We writers are sheep. Sadly, however, there are no longer any good shepherds to herd us in the right direction, toward literary fame, and in truth, there never were. Around nine of ten books published via traditional publishing never turned sufficient profit to even cover their writers’ advances. The idea that there are great agents, publishers, critics, or even public trends that will accurately foretell which book will be next great success is ludicrous. Writing trends are about as rare as truly viral videos, and have about the same shelf life. Don’t waste time trying to master Toni Morrison’s poetry or JK Rowling’s magic. We’ve read those books and want something new to read. Try writing that.

03. “The road to hell is paved with adverbs.”
Stephen King – author of All The Books

“To use adverbs [to modify the verb ‘said’] (or almost any way) is a mortal sin.”
Elmore Leonard, author of Fifty-Two Pickup

The road to bad writing is thinking that one guy’s inability to use a portion of the language with precision means that you can’t. Dear Mr. King, hush. Mr. Leonard comes closer, by stating that adding adverbs to “said,” as in “’Go quickly,’ she said, emphatically,” should be avoided at all costs. In truth, he’s right. It’s just lazy writing, and most of the time, readers won’t even know what the hell you mean. Saying someone “answered obsequiously” isn’t nearly as powerful as describing what the speaker was doing.

In other situations, adverbs can be used effectively, particularly in passages where you’re purposely choosing efficiency over detail. We don’t need four words to understand an unimportant part of your story if a single adverb conveys the thought. THERE IS NOTHING WRONG WITH ADVERBS. Okay?

04. “Writing a book is a horrible, exhausting struggle, like a long bout of some painful illness. One would never undertake such a thing if one were not driven on by some demon whom one can neither resist nor understand.

“When I sit down to write a book, I do not say to myself, ‘I am going to produce a work of art.’ I write it because there is some lie that I want to expose, some fact to which I want to draw attention, and my initial concern is to get a hearing.”
George Orwell, author of 1984, party pooper

Oh, boo fricking hoo. If writing is a horrible, exhausting struggle, take up photography or knitting, for Chrissakes. It’s supposed to be fun. If it’s not, you’re doing it wrong. (Or, you’re a pretentious git who’s trying to make himself sound like a martyr.) Plus, personally, when I sit down to write a book, I am attempting to tell a truth (or a lie) but damn if I don’t at least hope to make some art. Here’s a hint: art isn’t always Rembrandt and Swan Lake. Sometimes, it’s Banksy and Footloose (or Shabba-doo, if you’re my age).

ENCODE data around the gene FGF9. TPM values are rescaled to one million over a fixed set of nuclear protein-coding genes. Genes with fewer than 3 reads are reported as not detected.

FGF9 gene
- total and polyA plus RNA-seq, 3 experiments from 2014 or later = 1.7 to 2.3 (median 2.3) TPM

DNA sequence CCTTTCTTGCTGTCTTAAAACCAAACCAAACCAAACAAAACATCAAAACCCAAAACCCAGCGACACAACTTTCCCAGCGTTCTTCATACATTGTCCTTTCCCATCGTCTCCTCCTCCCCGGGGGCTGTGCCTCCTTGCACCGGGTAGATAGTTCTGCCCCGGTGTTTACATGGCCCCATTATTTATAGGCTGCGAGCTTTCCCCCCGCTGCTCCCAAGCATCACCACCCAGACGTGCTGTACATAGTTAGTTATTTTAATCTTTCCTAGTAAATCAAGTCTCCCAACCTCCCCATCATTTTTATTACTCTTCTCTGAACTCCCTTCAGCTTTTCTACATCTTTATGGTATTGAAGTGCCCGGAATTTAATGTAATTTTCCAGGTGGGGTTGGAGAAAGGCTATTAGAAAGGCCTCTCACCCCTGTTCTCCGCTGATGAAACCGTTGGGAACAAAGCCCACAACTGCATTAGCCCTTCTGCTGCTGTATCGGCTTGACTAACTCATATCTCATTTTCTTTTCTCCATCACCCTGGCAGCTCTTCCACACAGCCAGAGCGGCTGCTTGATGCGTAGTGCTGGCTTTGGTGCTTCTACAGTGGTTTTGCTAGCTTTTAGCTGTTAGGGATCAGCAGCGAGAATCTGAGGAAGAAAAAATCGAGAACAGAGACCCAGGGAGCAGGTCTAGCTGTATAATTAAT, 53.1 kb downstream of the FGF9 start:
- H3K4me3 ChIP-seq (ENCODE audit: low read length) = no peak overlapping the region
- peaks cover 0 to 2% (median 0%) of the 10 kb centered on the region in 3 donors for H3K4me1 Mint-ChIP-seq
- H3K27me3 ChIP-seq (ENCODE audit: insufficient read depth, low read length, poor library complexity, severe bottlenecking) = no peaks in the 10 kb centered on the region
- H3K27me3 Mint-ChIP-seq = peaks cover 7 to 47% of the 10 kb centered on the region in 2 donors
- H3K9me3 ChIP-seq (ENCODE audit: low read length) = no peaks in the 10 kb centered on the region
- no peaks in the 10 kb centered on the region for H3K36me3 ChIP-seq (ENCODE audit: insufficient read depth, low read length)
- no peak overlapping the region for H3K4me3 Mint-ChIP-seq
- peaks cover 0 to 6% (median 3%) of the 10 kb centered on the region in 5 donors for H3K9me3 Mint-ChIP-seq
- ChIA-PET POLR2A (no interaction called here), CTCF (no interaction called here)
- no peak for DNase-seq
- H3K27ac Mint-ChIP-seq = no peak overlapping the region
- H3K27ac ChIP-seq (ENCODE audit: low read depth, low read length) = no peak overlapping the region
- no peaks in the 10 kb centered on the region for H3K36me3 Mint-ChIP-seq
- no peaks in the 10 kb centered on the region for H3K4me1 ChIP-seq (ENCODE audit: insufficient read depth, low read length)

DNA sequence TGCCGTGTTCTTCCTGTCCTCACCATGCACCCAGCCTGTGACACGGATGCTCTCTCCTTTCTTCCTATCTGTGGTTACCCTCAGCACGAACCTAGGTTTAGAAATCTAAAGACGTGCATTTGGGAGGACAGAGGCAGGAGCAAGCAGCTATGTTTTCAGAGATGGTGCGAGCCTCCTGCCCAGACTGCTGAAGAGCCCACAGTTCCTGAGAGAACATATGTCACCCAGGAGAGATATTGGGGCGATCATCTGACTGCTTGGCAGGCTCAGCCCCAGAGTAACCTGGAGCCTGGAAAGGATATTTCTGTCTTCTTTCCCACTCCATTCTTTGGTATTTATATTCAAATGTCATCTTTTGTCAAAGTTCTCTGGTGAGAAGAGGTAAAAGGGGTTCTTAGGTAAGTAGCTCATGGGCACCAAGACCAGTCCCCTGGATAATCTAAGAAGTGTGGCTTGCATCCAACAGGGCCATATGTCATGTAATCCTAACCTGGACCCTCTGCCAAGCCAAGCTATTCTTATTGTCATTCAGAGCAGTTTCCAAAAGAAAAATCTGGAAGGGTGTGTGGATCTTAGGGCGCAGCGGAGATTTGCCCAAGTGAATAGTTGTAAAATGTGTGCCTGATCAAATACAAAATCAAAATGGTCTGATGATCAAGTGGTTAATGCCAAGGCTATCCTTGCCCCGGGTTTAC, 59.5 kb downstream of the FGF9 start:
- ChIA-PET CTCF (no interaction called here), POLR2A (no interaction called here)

05. “If your characters decide to play up by going silent on you, take them for a walk. Mostly, by the time you get home they’ll be chattering away to you again. Walking refreshes everything and chances are you’ll be running to get back to the manuscript to continue with their story!”
Kate Hamer, author of The Doll Funeral

Yes! A thousand times yes. My favorite book to date, a mystery starring my lead Eddie Daley, I wrote almost entirely during my daily two-mile walks around the neighborhood. Now, it’s almost impossible to walk without starting writing in my head. Thank goodness my wife wants us to walk 3-4 miles daily.

06. “Set a goal each week for your writing and work to reach it. Wake up every morning and treat it like a job. It’s all about regularity. Read back what you’ve written and ask yourself, ‘Do I enjoy this? Does it work?’ If you’re stumbling over something as you read it, rewrite, rewrite, rewrite!”
Sharon Grenham-Thompson, author of Jail Bird

Here’s the secret to success in life: Success is not determined by what you do best. Success (or failure) is determined by what you do most often.

07. “First drafts are always horrible and ugly. Don’t worry about that – it’s the same for everyone. Just remember that the first draft is as bad as the book is ever going to be, and if you keep redrafting, one day you will look at your horrible book and realise that you’ve turned it into something actually quite beautiful.”
Robin Stevens, author of the Murder Most Unladylike series

There is a general consensus among authors that first drafts suck. They kind of do, and they’re supposed to. However, adjacent with statements in that regard are often statements that claim one shouldn’t attempt to edit during a first draft due to risk of impeding your ability to get the story out. I disagree. I’ve had the most success by tweaking whatever passage I wrote the previous day before I begin the next day’s writing. It tunes the work and ensures that I am in the same rhythm and flow throughout.

Additionally, I don’t start writing Chapter 2 if Chapter 1 stinks. I keep at the first chapter until it’s right and can set the tone for the rest of the book. A bad start gives you permission to suck all the way through. Just remember, you aren’t looking for perfection; you’re looking for “This is what I was trying to say.” Those are two different things.

08. “Read! Read! Read! It’s vital to fill that well of creativity within you. Otherwise you’ll simply run out of words and ideas. By reading other authors’ books, you’ll learn what works, what doesn’t, absorb new words, trigger new ideas, and above all immerse yourself in the world of writing. A writer who doesn’t read can never be an author!”
Chris Bradford, author of the Bodyguard series and Young Samurai series

“Read widely and with discrimination. Bad writing is contagious.”